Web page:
In the rural areas, standards of behaviour deteriorated with bell ringers described as layouts and drunks. Often locals saw an opportunity to earn a few shillings. However this was often transferred quickly from the church tower to the village inn…for which the tavern keepers were very grateful.

 

And again,

Change ringing began to lower in social esteem, with swearing, smoking and a barrel of beer in the tower normal. Some belfries became notorious as the meeting place of the village riff-raff, who indulged in heavy drinking and riotous behaviour. A deep rift developed between ringers and clergy, with some towers closed by their incumbents. The ringers often broke into the belfries to ring or drink and were usually very independent, reserving the right to choose when to ring.

I’m assured, by Brian Hardie, that nothing of that nature ever occurs in Nassington, although he has heard of it happening elsewhere!

Bells cannot speak by themselves. So let us thank God this morning for the dedication and skill of those who ring them, whatever their state of sobriety!

But I return to the more weighty aspect of church bells – indeed of all bells. Their function is to broadcast a message. In former times, when there was no radio and television, it was often the only way to alert the population to important events. So, for example, “during World War II all church bells were silenced, to ring only to inform of an invasion by enemy troops”4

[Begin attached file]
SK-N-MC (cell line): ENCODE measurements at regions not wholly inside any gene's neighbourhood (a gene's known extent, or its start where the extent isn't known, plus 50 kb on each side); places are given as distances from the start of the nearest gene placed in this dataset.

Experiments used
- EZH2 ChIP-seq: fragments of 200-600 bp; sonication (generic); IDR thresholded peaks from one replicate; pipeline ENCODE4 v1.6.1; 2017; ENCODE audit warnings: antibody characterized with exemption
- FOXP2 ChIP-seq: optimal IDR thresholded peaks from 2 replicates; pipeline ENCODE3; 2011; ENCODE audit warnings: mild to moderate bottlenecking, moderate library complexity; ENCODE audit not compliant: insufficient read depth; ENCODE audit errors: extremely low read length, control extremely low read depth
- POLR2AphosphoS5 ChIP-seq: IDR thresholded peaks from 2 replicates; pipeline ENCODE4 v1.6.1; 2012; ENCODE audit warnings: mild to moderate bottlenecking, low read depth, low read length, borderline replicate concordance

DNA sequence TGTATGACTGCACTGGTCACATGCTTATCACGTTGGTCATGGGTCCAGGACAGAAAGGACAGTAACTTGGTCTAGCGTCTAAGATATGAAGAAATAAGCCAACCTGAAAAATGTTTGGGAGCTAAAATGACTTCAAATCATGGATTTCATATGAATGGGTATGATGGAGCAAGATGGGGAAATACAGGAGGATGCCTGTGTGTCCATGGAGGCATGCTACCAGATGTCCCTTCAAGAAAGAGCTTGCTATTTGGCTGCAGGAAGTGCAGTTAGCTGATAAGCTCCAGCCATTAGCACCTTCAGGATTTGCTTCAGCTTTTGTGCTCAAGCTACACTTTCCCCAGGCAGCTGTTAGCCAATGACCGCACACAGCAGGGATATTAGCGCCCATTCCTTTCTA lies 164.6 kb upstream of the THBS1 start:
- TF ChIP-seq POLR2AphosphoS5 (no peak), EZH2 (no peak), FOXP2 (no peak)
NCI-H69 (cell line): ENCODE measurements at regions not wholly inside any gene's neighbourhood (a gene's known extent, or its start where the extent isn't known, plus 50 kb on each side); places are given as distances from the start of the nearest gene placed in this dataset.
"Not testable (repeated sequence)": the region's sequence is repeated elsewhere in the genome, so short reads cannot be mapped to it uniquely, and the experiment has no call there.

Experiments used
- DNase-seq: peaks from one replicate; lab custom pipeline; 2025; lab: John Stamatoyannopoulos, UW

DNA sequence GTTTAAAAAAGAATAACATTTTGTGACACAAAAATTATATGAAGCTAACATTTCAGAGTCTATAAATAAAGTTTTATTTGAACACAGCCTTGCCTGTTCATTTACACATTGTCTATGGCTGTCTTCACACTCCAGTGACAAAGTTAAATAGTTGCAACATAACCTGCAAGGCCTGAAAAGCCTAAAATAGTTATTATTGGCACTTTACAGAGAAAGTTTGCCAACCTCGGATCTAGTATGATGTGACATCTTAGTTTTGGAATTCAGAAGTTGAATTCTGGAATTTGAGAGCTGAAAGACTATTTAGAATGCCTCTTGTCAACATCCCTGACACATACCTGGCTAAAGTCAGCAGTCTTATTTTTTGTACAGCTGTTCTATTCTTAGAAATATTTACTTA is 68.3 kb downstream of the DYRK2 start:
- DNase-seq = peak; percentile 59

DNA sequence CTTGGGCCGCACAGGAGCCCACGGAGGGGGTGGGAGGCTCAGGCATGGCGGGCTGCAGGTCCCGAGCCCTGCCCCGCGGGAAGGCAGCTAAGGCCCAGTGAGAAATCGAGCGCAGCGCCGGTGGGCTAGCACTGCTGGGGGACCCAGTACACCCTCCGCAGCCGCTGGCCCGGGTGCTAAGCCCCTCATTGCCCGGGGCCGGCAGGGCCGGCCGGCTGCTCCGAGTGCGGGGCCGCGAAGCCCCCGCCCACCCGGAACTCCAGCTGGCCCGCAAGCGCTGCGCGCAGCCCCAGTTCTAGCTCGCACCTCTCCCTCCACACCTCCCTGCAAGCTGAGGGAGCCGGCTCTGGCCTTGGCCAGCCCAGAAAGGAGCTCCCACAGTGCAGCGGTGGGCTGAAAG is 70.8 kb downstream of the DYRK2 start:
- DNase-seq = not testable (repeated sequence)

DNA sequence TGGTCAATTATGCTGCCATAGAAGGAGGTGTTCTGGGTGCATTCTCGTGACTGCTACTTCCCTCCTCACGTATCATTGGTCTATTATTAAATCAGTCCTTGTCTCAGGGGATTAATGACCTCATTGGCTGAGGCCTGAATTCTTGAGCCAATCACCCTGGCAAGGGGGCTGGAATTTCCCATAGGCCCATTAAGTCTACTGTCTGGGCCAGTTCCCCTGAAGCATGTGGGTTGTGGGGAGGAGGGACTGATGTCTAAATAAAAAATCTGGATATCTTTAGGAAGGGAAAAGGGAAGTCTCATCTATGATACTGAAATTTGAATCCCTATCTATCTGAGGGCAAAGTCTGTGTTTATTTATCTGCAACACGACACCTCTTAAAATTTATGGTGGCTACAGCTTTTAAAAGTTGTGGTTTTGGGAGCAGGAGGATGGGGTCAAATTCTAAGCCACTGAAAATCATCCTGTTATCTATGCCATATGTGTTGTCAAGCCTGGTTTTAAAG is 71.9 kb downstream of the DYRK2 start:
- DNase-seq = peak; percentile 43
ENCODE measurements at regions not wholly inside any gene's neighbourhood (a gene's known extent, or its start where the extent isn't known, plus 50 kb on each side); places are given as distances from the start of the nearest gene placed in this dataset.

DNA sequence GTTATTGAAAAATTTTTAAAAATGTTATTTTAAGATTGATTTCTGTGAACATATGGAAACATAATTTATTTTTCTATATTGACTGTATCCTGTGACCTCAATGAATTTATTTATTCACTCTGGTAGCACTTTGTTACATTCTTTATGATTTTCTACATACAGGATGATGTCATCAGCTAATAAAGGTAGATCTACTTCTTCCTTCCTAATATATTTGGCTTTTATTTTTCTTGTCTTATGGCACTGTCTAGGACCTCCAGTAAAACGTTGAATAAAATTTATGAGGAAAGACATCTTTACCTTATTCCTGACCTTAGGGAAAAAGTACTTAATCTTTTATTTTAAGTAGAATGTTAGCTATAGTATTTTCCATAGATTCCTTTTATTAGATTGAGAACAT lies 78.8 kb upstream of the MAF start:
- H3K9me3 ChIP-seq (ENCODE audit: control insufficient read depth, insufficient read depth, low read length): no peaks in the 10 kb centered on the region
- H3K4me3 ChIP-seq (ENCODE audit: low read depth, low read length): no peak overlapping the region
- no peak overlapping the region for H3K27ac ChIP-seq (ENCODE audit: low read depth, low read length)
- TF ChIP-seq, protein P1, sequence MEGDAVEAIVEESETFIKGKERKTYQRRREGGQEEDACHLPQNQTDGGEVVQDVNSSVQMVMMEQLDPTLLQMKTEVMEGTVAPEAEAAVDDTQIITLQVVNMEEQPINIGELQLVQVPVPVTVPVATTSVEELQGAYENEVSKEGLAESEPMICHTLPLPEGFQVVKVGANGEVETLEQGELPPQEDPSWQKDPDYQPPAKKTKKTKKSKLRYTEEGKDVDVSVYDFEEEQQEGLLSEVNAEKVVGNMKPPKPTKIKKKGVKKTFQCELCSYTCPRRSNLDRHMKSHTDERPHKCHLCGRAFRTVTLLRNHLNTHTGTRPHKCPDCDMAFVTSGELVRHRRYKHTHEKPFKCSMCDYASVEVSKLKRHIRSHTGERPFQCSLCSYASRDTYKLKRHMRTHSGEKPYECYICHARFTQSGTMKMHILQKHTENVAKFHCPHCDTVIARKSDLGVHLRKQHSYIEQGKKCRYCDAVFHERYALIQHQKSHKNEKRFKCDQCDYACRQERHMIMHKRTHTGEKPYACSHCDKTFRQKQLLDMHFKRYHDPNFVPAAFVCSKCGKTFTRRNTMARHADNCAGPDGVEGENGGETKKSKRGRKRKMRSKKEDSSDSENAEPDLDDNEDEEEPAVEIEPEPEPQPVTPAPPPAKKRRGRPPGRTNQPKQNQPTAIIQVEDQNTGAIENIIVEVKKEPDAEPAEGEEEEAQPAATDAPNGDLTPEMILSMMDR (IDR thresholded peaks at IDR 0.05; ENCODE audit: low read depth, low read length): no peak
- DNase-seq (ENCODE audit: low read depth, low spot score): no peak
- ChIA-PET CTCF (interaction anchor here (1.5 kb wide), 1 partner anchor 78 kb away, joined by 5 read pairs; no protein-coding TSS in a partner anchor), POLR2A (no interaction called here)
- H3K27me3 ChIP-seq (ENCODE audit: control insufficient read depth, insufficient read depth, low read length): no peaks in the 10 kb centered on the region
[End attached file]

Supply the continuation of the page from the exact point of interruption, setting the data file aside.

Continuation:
But the primary message that is broadcast by church bells is spiritual; as it was for me on that April evening in 1963. Bells tell us that worship is about to begin and call upon us to participate. They tell us that a couple are about to be married; and afterwards, that they have been. They toll for the departed. In some traditions, they tell those who are not in church that bread and wine have been consecrated. They inspired Alfred Lord Tennyson to write, as part of his poem In Memoriam, “Ring out wild bells”, a copy of which you have.

Whenever church bells are rung, they proclaim that the church still stands and speak to the presence of God, whether to the faithful or to the unbeliever. As Tennyson wrote at the conclusion of his poem,

Ring in the valiant man and free,

The larger heart, the kindlier hand;

Ring out the darkness of the land,

Ring in the Christ that is to be.

Amen.

1http://www.historyofbells.com/ (accessed 080816)

2https://en.wikipedia.org/wiki/Church_bell (accessed 080816)

3https://en.wikipedia.org/wiki/Paulinus_of_Nola (accessed 080816)

4http://www.bellringing.org/history/ (accessed 080816)

Pages